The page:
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The prenuptial agreement effectively protects against the vagaries of marital dissolution. However, even a well-drafted prenuptial agreement will not always succeed in fully accomplishing this objective. For example, the agreement will likely not prevent separate property from becoming marital property if assets are commingled.
Nor is there any assurance that a prenuptial agreement will not be declared invalid in whole or in part if circumstances have changed during a long marriage, or if the equities of the case run against the party in whose favor enforcement of the prenuptial agreement would inure. Fortunately, the prenuptial agreement need not stand alone: Inherited family wealth and to a lesser extent assets acquired before marriage may be protected by a trust.
Typically, a trust designed to protect family wealth would be created by a parent for the benefit of the either spouse. Unlike a prenup, the trust could be implemented at any time, even after marriage, and could exist without the knowledge other spouse. Trust distributions could be within the unreviewable discretion of the trustee, who might be the parent implementing the trust. Generally, inherited property, even that acquired during marriage, remains separate property.
During the pendency of a divorce proceeding, the trustee could cease making distributions. Since the beneficiary could not force the trustee to make a distribution during the divorce, a fortiori the creditor-spouse could not. A creditor’s rights cannot exceed those of the debtor. (However, an exception might exist for court-ordered child support or alimony payments. A court might invade even a discretionary trust to satisfy these obligations.)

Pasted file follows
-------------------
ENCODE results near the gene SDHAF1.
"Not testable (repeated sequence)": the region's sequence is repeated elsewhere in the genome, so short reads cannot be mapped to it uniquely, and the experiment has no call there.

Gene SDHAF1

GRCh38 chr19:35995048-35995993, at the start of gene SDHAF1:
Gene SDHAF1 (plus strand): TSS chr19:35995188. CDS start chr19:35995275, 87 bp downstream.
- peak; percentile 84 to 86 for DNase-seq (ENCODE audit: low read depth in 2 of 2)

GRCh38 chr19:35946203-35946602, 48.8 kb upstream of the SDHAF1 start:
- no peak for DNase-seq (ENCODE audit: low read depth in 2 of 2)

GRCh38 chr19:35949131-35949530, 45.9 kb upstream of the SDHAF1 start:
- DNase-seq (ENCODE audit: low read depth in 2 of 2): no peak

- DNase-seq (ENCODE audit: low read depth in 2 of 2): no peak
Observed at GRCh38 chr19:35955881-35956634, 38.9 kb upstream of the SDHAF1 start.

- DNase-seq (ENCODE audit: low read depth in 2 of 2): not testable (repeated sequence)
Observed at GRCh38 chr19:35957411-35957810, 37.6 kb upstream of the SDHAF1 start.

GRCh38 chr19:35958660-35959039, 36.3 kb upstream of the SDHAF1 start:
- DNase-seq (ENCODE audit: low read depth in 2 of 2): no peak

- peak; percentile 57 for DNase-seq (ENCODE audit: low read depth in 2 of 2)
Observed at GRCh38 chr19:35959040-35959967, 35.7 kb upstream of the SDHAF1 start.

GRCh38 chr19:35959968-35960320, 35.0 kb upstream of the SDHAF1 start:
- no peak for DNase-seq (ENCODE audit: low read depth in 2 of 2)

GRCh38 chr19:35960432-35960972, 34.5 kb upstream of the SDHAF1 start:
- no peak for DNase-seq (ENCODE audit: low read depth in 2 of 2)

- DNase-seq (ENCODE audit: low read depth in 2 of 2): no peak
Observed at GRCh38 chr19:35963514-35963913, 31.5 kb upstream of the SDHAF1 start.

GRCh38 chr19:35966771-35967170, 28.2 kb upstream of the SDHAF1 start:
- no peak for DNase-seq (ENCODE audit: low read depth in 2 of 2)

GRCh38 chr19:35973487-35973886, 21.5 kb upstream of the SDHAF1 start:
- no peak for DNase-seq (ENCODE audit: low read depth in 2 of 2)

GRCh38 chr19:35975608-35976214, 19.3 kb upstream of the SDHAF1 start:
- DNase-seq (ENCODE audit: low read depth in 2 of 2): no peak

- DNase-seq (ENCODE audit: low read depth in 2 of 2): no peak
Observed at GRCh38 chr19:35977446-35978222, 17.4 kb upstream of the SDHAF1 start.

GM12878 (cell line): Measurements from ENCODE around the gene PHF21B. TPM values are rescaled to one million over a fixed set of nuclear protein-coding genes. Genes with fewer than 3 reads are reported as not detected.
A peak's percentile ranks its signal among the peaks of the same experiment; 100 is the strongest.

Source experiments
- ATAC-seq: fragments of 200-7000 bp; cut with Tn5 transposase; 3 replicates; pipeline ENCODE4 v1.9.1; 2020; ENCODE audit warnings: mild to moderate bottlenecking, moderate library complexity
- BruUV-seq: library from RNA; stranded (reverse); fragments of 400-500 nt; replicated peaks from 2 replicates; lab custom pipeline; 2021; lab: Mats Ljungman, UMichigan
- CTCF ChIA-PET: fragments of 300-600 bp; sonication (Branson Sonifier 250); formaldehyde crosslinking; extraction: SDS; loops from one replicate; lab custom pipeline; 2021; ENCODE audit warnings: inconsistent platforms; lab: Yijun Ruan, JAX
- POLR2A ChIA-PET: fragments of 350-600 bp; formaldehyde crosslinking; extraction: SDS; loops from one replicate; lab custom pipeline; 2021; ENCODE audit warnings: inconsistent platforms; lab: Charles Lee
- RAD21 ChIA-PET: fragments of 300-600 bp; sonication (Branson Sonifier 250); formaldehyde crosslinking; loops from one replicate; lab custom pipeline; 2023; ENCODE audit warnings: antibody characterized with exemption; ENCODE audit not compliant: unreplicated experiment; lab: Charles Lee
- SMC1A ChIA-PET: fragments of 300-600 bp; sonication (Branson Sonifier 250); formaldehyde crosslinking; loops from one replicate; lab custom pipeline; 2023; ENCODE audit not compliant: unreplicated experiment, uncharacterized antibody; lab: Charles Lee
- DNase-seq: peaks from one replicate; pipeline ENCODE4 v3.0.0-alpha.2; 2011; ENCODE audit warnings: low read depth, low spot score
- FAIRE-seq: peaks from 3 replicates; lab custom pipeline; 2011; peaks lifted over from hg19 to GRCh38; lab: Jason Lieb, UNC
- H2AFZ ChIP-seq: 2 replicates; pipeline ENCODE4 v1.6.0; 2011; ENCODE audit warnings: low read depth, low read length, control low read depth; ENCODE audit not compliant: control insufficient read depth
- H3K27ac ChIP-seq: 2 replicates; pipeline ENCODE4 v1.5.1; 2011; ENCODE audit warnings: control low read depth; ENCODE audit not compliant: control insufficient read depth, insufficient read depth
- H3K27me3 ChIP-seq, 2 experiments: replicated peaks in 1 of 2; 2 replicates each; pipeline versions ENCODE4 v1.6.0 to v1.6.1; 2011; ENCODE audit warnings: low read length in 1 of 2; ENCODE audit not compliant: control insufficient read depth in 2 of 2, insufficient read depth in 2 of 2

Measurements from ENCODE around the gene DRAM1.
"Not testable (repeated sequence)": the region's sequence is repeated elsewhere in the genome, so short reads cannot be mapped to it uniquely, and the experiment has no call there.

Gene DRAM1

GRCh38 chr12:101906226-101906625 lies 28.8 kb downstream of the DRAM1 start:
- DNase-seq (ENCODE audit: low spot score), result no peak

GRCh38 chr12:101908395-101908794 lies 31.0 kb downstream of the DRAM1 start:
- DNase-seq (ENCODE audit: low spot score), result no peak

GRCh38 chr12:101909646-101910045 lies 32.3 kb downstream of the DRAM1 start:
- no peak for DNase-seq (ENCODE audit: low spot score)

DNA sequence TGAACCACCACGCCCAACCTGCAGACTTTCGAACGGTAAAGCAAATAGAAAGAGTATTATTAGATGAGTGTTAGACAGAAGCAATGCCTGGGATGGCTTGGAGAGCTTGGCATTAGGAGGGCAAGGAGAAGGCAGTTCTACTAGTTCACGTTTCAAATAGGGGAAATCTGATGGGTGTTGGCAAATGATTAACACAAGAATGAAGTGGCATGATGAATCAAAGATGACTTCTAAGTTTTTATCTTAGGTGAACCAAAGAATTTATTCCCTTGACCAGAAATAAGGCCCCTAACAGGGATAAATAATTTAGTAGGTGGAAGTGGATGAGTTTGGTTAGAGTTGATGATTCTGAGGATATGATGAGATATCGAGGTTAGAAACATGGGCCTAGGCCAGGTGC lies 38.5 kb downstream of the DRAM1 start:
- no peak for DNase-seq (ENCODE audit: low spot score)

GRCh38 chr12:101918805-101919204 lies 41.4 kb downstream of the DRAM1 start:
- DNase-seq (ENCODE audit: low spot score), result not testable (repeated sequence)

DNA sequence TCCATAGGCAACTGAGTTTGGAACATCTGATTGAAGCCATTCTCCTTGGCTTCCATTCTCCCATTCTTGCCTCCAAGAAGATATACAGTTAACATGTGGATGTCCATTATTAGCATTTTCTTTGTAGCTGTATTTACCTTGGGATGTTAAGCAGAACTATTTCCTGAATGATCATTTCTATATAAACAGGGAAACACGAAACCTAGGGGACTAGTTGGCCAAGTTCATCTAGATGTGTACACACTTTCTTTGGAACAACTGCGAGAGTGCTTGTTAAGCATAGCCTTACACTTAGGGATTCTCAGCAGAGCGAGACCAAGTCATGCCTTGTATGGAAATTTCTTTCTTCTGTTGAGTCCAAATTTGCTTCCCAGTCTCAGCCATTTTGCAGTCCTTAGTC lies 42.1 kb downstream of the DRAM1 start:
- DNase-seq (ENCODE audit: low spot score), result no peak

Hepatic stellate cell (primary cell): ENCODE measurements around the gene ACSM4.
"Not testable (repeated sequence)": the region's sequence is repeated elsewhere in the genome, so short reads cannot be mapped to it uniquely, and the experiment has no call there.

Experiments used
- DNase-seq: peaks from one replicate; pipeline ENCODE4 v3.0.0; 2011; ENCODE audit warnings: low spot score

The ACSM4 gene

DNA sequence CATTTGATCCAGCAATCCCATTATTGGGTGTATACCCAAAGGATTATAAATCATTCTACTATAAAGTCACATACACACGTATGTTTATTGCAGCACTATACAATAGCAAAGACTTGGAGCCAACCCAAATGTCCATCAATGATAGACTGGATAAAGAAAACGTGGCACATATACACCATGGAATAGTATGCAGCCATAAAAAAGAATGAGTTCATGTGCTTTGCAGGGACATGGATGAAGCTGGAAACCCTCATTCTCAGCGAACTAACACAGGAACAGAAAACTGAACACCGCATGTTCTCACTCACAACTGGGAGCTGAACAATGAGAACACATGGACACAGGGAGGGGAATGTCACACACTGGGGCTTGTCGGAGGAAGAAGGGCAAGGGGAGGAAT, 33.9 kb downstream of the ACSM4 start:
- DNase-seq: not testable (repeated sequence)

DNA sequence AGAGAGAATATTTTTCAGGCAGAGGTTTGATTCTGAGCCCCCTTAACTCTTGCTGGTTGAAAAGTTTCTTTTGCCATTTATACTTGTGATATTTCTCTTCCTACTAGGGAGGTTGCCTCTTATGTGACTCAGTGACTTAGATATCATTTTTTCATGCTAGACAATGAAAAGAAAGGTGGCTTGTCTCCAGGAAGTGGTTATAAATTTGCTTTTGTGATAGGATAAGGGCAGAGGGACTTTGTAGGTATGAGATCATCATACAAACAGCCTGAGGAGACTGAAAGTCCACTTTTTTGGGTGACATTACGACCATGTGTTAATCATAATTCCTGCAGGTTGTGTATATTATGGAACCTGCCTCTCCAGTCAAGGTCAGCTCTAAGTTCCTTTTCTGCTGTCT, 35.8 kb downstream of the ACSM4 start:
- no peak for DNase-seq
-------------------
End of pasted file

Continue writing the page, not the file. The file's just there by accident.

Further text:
Where a spouse has herself accumulated significant wealth before marriage, asset protection need also not stop with the prenup. Although NY EPTL § 7-3.1 has long provided that trusts created by the grantor for her own benefit which purport to shield trust assets from creditors are unenforceable, not all domestic jurisdictions continue to adhere to this common law view.
A decade ago, one attempting to circumvent the EPTL prohibition against “self-settled” spendthrift trusts might have ventured to a remote venue with a tropical — or vaguely sinister — name. Today, one need venture no further than Delaware. This does not mean that a New York court would not look askance upon such a trust. Nonetheless, a New York court seeking to invade the trust might find it difficult to convince a Delaware court in whose jurisdiction the assets reside of the inapplicability of the Full Faith and Credit Clause.